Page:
August 10, 2016 at 10:35 AM Thanks to KVMR videographer Karl Chelette for the full video of the meeting.
NEVADA CITY, Calif. August 8, 2016 – Ten experts in their field, over one hundred people in the Nevada Theatre, KVMR listeners and YubaNet readers participated in a community conversation about the imminent dangers facing the Yuba river canyon.
Visitor numbers have increased to 700,000 annually for State Parks properties in the canyon stated Matt Green, the Chief Ranger of State Parks’ Sierra District.
The number of fires has increased exponentially said both Matt Wallen CAL FIRE’s Battalion Chief for the area and Shelly Allen, the Fire Chief for the Tahoe National Forest. The complexity of the fires in the steep, inaccessible canyon make every fire a high potential fire.
Battalion Chiefs Sunde from Consolidated and Johnson from North San Juan Fire related the numerous calls their agencies respond to in the canyon, mostly medical calls, fires and technical rescues. NCSO Captain Jeff Pettitt pointed to the ongoing illegal parking problems and said the Sheriff’s Office wrote over 80 tickets in the past 35 days.
Prescribed burns as part of fuels management and prevention are necessary and need to be brought back to restore forest health, a goal Tahoe’s Fuels Officer Jennifer Hinckley wants to work towards – across public lands.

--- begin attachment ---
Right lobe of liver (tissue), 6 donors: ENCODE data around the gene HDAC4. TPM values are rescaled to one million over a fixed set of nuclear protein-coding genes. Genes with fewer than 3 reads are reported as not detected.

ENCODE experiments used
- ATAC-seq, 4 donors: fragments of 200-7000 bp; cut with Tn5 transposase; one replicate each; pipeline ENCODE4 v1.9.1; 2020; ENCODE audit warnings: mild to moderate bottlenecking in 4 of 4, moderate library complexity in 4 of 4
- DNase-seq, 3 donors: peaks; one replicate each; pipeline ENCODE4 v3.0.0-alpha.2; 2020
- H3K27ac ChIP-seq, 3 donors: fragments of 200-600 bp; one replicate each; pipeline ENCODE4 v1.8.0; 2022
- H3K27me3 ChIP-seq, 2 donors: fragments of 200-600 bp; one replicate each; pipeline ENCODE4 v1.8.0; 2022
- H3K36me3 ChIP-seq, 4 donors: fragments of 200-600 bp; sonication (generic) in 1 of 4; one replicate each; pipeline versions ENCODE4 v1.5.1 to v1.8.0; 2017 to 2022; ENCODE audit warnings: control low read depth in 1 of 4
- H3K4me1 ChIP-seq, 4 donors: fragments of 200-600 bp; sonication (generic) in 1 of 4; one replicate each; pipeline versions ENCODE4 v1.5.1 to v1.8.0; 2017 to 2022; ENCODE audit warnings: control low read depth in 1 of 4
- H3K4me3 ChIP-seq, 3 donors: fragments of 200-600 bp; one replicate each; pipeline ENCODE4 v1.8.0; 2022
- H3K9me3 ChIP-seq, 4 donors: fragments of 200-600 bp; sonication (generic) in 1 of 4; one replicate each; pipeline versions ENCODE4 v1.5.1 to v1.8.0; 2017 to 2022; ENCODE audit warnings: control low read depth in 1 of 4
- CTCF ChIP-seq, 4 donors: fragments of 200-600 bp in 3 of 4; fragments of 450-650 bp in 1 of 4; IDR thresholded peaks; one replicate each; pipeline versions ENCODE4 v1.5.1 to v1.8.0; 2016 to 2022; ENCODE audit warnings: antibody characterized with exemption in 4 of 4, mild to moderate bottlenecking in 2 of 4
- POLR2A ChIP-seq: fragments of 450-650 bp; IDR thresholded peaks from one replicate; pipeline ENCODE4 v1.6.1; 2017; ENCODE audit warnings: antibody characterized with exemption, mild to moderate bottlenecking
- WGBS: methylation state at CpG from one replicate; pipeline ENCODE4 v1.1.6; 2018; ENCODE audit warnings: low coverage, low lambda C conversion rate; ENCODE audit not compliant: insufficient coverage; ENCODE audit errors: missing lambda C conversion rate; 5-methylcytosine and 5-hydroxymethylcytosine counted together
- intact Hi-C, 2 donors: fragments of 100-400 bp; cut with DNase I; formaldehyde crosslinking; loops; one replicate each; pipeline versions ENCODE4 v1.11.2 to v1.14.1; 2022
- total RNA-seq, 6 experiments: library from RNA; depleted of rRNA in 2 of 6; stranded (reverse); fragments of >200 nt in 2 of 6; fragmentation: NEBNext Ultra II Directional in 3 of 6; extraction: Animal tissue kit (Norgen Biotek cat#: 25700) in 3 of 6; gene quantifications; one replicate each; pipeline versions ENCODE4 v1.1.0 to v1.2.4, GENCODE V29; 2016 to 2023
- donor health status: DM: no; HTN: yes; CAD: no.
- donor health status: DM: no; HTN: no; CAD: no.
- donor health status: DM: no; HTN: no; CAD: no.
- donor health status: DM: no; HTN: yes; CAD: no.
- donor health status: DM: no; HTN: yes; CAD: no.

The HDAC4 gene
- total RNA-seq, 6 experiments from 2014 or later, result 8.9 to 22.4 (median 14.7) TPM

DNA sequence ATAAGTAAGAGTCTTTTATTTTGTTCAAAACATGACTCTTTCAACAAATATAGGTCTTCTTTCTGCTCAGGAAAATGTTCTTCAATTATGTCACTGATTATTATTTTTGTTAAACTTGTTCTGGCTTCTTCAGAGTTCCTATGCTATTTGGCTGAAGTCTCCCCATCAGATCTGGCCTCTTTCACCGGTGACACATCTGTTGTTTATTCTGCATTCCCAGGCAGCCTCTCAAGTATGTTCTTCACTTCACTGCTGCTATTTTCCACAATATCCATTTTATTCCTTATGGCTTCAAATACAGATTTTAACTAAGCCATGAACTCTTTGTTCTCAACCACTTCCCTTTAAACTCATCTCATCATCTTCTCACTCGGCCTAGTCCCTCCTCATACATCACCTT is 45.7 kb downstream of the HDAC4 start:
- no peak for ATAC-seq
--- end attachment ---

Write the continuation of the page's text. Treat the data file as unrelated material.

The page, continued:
BLM Outdoor Recreation Planner Jeff Horn said he was interested in collaborating with the other agencies on joint patrols to provide coverage for the less accessible river areas. CDA Director Sean Powers said he heard many suggestions from the public worth pursuing. SYRCL’s Caleb Dardick invited the community to become more involved in the day-to-day management of the river by becoming volunteers for SYRCL.
The Big Four
Access to the river and to any incident is a major issue. Roads to Edwards, Purdon, Washington and other river access points are narrow, bridges can’t carry the weight of a fire engine as BC Boyd Johnson pointed out. Any fire on the North San Juan side initially is fought by the volunteer department alone, until resources from the Nevada City side can make their way over Hwy 49 and down into the canyon.
Communication is spotty at best, even for radio communications. The complete lack of cellphone coverage adds time to any initial report of a fire or, more often, a medical injury.
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Fuels are heavy, with dead trees and manzanita creating a thick, uninterrupted fuel bed that can turn an escaped campfire into a major incident.
Additional patrols, prevention work, community outreach and fuel modification need funding that is not available at this time. A comprehensive management plan, produced by the agencies in 2004, could be funded under Federal Wild&Scenic designation. The South Yuba was designated a State Wild&Scenic river in 1999.
The public had many suggestions for the agency representatives, the Q&A session went beyond the 8:00 pm broadcast. Several non-profits, involved with the river or fire safety, surely can use more members and/or volunteers. SYRCL, the Fire Safe Council of Nevada County, the Friends of Purdon and the Yuba Watershed Institute will be invited to voice their opinion and needs in the upcoming weeks.
Broadening the scope of the Purdon taskforce to encompass a larger segment of the Yuba and establishing mutual delegations of authority between agencies are also options.
Thanks again to KVMR for broadcasting the meeting and making it available later on in their streaming archives and to all the agency representatives for sharing and listening.